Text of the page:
John Morton was born in 1616 to George and Julian Morton (the daughter of Alexander Carpenter), who arrived in Plymouth Colony aboard the Anne in 1623. Morton was one of six children, including Nathaniel, Ephraim, Patience, Sara, and (probably) George. We know that at least five of these children lived into adulthood, several of them assuming prominent positions within the community. Along with his brothers, Morton is referred to as "sonn in law" by Manasses Kempton, although there is no direct evidence to support this claim (as of yet). John married Lettice Morton, who eventually would bear John Jr. I (1649), John Jr. II (1650), Deborah, Mary (Martha), Hannah, Esther, and twin sons, Manasseh and Ephraim (1653). A possibility exists that the first John Jr. did not survive infancy, even past a year, as we can see that a second John Jr. was born in 1650. John Morton seemed to have kept in close relations with his brothers Nathaniel and Ephraim, because we often see the three mentioned together in the records. As we shall see in a moment, this portion of the Morton family defined the public spirit of Plymouth. No other family seems to have been as given to a government lifestyle as the Morton's were.
There is a modicum of evidence concerning a congenial relationship between the Morton's and the Wood's, as they are listed in several places together. The strongest evidence occurs when Ephraim Morton and John Morton Sr. are approved by the Court to be guardians for David, Joseph, and Benjamin Wood.
There are no records of servants of John Morton's estate.
If we were to conclude anything certain about the days of John Morton, it would be that he was involved with government for the entirety of his adult life. Morton was admitted and sworn as a freemen (with Ephraim) on June 7, 1648, when he would have been around the age of 32. During his lifetime, Morton served as: a soldier, a member of the Grand Enquest (several times), an appraiser of estates, a tax collector (1661-1662, assigned to take excise on liquors, powder, shot, and led; can one say "conflict of interest": see below) and accountant, a constable, a deputy of the Court, a surveyor of the highways, and most of all, as a jury member. It seems obvious that John Morton had his hand in everything to do with the government, and one could barely hesitate to call him a professional juror by the sheer number of cases which he heard (these accounts make up the bulk of the references to John Morton). Between his brother's positions (Ephraim was a lieutenant and Nathaniel was clerk of Court) and his own in Court, the Morton family would have constituted a sizable interest in the government of Plymouth Colony. Given the plethora of accounts that the records contain concerning Morton's involvement in the Court system, one could probably say that the records barely begin to shed light on the extensive network of relationships that Morton had within the Plymouth community.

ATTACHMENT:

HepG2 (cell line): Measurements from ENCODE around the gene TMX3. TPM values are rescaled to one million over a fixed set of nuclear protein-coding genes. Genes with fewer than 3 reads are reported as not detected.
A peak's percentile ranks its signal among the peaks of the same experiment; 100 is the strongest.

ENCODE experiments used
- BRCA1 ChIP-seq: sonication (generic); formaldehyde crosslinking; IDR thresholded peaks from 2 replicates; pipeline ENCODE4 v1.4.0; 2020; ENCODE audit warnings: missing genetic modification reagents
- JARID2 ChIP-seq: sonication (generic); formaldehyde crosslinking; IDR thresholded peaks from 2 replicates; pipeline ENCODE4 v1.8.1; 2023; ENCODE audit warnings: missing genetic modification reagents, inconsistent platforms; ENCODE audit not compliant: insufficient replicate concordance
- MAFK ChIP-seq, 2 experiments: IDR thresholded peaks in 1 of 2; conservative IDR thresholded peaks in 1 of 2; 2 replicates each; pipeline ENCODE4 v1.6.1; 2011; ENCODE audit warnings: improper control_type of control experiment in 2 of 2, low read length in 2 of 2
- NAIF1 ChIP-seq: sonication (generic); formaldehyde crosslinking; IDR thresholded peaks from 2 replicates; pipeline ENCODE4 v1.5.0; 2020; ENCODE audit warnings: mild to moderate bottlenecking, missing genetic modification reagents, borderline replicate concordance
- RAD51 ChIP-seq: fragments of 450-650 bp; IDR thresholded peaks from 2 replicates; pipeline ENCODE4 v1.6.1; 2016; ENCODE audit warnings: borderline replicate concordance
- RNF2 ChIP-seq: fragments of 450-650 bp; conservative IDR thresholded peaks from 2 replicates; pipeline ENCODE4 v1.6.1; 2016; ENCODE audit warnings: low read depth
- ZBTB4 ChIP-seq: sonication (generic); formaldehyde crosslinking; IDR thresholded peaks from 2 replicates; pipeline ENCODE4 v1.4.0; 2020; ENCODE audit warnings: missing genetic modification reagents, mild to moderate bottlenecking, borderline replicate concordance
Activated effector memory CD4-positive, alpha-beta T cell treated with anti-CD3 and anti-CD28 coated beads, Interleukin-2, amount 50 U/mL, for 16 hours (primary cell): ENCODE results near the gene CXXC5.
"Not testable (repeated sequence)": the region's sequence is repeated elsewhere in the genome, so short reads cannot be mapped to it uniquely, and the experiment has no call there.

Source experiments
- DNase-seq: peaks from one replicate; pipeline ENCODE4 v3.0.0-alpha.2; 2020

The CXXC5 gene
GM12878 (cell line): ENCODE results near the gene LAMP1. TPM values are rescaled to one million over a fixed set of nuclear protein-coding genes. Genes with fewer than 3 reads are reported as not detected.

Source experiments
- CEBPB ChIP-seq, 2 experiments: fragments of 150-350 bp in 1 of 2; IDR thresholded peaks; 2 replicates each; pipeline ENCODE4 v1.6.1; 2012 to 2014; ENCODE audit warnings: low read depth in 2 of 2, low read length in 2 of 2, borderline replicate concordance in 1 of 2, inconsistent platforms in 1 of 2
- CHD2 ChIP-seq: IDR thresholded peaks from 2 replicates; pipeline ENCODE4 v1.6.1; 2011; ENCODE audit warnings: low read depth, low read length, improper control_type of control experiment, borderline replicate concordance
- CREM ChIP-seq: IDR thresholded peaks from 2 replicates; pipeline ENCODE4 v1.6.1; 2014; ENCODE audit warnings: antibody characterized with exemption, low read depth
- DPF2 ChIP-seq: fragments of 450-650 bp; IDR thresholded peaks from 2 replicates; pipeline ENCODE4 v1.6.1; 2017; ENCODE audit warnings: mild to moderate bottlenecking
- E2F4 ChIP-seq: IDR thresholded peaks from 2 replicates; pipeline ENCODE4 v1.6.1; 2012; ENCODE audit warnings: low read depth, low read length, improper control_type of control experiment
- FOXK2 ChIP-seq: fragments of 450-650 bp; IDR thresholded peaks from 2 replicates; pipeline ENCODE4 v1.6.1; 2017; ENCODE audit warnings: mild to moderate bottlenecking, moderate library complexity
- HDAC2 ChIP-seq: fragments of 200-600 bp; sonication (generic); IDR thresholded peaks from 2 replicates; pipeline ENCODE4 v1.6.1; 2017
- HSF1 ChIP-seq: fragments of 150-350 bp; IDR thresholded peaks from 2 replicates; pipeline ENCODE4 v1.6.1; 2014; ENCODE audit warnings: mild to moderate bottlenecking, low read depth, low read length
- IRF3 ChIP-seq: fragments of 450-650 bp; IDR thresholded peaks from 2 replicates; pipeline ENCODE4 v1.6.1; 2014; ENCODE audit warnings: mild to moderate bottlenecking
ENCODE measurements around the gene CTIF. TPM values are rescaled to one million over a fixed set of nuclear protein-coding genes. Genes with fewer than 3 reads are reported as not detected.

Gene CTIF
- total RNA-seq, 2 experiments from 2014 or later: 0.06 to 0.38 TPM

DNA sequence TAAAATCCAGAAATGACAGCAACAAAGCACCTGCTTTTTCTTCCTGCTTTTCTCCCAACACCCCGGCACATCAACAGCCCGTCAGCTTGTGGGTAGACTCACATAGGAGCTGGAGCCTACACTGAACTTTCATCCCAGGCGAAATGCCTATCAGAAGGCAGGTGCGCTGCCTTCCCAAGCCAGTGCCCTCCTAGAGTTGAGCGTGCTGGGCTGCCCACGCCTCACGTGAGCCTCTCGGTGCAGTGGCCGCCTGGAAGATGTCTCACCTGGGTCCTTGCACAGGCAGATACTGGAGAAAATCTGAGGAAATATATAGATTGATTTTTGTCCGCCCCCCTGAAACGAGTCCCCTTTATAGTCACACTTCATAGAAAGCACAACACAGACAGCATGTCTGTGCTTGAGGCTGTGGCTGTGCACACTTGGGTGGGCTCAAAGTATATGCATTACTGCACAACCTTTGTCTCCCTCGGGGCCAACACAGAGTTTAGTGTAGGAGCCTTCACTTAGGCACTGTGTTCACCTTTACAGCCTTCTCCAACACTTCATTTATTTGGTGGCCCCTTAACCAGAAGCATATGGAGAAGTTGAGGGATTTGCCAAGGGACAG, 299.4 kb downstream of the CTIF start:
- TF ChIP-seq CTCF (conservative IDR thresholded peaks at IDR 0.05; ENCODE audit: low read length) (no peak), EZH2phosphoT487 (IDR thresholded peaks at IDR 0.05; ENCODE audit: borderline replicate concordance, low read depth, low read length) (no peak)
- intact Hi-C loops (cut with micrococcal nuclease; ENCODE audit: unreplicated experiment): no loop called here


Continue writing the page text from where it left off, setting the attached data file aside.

Interestingly, for as many cases of which he was a part, Morton never sued any other colonists and in turn, was never sued by them. Given the abundancy of litigation in Plymouth Colony at this time, this fact stands outside of the norm. There is almost the sense that John Morton was somewhat of a "do-right" (especially when compared to a Rickard or a Barnes).
John Morton owned several lots of land, including five acres near Aggawam, land at Sagaquas (owned w/ his brothers), land toward Saconeesett, and 2 lots at the Namasskett River, one on the westerly side of the River (acquired 1665) and one on the southwesterly side of John Dunhams land (acquired 1670), this area being known as the Majors Purchase. Eventually, Morton would live at one of these last two lots mentioned, as his residency moves from Plymouth to Middlebury (Namasskett was the Indian name for Middlebury, which was incorporated by Plymouth Colony in June of 1669). The Court seems very generous in granting land to Morton, and one might wonder if his position(s) within the government commanded some favoritism. There are no records telling us if Morton's land was used for farming or herding.
Finally, on March 6, 1649 Morton was granted a license to sell wine for retail in Plymouth and to lodge and entertain strangers. There are no records to reveal how important or profitable this occupation was to Morton's estate.
John Morton appears to have been one of the early proponents of primary and secondary education, as he proposes in 1670 "to teach the children and youth of the towne to reade and write and Cast accounts on Reasonable considerations". The following year, the town began collecting money to build a school for the children.
There is no specific date for John Morton's death, although we know that he died around 1673, when a noncupative will was introduced and an inventory of his estate was sworn (the author has not been able to find access to either of these two items, as of yet).